Israel appeared to have succeeded Friday in blocking the arrival of large numbers of pro-Palestinian activists after it circulated a blacklist of more than 300 names among airlines in Europe.

Meanwhile, officials said that 310 passengers were detained for questioning at Tel Aviv’s Ben Gurion International Airport as part of the attempt to prevent people from traveling to the West Bank for what activists have described as a peaceful event dubbed “Welcome to Palestine.”

Sabine Haddad, a spokeswoman for the Interior Ministry, said 130 activists — including Dutch, Spanish, Belgian, French, German, Bulgarian and U.S. nationals — who landed at Ben Gurion airport have been refused entry to Israel. Six of them were flown back to their home countries and 124 were moved to detention facilities, he said.

The organizers of the “Welcome to Palestine” event said in a press release that the detained were “forcefully handcuffed and dragged” into vehicles and transferred to the Ramle detention facility.

In a letter to airlines, the Israeli Immigration Authority cited “statements by pro-Palestinian radicals” indicating their intent to arrive in Israel on commercial flights “to disrupt order and confront security forces at friction points” as grounds for its request to the airlines to refuse to allow particular individuals on Tel Aviv-bound flights.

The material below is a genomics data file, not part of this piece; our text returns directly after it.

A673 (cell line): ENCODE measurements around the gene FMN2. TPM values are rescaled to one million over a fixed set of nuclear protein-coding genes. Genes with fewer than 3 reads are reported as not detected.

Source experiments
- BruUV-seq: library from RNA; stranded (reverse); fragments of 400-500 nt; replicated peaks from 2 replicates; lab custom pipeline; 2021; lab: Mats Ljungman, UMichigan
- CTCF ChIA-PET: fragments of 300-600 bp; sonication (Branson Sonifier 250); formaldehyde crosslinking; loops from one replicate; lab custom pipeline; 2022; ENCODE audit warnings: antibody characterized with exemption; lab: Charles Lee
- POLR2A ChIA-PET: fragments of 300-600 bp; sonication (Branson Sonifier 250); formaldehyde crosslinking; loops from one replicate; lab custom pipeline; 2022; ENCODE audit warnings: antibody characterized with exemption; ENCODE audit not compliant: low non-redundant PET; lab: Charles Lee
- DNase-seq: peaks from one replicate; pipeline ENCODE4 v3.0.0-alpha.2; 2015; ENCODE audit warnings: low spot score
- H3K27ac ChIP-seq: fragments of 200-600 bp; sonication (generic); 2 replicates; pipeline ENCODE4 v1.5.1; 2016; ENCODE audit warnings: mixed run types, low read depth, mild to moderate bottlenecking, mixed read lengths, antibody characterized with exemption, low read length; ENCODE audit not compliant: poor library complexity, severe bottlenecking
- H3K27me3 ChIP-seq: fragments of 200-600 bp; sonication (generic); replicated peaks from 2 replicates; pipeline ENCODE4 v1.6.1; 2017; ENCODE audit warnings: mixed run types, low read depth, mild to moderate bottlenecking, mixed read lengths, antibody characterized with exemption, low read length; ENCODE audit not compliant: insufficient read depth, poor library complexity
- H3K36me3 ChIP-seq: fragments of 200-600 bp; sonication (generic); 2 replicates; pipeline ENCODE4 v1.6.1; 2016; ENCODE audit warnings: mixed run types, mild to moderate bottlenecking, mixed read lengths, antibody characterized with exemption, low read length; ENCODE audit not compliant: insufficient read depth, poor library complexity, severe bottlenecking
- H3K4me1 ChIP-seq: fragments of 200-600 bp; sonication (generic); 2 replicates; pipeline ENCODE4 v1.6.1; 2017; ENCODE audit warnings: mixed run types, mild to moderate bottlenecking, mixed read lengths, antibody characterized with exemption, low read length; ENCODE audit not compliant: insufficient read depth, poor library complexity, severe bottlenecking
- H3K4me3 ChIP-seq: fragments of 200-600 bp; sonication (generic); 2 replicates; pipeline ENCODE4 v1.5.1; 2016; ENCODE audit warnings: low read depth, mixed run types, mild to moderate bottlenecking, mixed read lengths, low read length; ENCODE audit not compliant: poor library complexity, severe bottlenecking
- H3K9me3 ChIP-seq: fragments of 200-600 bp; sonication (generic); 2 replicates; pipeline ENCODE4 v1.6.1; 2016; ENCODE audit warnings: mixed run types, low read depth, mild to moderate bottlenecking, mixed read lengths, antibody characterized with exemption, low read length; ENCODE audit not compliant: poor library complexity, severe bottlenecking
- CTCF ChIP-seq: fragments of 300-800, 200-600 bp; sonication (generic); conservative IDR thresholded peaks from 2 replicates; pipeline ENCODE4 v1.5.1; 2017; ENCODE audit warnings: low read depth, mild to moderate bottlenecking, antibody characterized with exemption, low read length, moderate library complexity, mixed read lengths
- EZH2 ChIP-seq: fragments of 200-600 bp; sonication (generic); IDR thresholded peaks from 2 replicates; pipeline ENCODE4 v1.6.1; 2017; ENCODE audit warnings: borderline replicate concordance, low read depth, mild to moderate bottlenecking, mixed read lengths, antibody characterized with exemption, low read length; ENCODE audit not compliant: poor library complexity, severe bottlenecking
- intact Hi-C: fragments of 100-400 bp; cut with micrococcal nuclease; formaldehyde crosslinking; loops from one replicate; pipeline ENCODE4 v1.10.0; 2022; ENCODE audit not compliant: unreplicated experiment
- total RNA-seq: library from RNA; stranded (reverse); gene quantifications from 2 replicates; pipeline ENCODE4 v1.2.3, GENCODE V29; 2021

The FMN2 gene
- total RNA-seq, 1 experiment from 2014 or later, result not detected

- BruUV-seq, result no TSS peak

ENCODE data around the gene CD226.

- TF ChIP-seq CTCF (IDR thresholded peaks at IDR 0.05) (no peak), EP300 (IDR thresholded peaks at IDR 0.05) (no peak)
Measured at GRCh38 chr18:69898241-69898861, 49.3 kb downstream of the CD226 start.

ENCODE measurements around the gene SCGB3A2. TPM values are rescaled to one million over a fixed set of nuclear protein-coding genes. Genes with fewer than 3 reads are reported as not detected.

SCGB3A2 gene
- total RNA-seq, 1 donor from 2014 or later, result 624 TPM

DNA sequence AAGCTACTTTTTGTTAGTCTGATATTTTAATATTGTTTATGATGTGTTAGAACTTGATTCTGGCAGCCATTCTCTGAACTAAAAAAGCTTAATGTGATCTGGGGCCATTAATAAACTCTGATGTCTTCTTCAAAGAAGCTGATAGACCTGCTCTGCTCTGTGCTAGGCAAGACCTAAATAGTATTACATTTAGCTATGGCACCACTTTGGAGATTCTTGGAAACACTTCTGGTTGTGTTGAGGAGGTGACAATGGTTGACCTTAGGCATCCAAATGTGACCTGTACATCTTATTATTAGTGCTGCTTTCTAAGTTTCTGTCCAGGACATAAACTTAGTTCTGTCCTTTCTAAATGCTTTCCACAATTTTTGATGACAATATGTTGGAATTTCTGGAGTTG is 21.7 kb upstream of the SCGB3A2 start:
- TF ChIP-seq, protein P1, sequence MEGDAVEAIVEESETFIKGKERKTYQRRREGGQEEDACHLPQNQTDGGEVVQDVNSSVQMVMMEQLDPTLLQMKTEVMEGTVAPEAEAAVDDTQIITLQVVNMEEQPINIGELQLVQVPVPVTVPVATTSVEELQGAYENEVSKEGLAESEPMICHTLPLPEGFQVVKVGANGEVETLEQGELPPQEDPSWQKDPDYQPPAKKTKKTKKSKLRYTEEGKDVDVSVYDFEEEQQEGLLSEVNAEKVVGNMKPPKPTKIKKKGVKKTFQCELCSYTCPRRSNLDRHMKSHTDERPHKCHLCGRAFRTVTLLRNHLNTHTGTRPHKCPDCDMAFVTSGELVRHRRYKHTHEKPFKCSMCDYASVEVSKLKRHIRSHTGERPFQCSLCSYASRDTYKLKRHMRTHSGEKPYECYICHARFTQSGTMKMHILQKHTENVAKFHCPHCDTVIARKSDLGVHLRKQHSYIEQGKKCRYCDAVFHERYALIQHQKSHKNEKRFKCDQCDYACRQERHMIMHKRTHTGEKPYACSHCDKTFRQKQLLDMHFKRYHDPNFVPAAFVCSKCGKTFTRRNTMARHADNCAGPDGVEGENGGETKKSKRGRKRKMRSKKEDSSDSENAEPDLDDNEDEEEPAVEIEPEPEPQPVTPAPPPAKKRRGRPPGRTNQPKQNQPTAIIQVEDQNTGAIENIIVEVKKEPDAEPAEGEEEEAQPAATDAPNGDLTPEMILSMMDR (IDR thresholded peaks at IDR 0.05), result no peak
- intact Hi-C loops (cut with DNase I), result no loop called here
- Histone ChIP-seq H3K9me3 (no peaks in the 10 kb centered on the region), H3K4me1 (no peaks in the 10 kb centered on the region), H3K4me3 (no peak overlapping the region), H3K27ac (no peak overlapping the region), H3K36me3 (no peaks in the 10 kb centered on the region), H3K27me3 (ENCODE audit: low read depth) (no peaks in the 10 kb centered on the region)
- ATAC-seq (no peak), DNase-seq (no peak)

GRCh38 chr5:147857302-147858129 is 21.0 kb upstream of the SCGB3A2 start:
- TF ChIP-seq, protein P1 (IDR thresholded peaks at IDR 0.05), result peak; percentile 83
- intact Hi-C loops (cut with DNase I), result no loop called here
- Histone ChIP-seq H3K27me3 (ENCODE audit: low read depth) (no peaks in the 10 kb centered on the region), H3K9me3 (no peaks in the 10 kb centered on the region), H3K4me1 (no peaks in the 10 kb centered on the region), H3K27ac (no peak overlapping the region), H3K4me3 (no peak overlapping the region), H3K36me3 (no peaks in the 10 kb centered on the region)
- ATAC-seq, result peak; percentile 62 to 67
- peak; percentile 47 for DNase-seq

The airlines were warned in the letter that “failure to comply with this directive would result in a delay on the flight and their return on the same flight.”

Activists have denied any intent to disrupt order in the airport and said their plan was to visit the Israeli-occupied West Bank after being invited by Palestinian groups.

According to the activists, Air France, Alitalia, Austrian Airlines, Lufthansa, Malev and Easy Jet prevented people from boarding flights Friday.

Cynthia Beatt, 62, a British filmmaker who had planned to fly to Israel from Berlin with Lufthansa to attend the Welcome to Palestine event, said the airline called and told her that Israel would refuse her entry.

“I am a peaceful, normal person and I am against violence of any kind,” she said by phone from Berlin. “This is ridiculous. I find it disturbing, as I have been defamed and vilified by the Israeli government. I do not know what allegations they have against me.”

Protests were held in some European airports Friday against the airlines’ decision to accede to Israel’s request. Officials in Israel expressed satisfaction at the success of efforts to intercept the activists’ arrival, but critics have said the campaign has caused unnecessary damage to the country’s image.

Sockol is a special correspondent.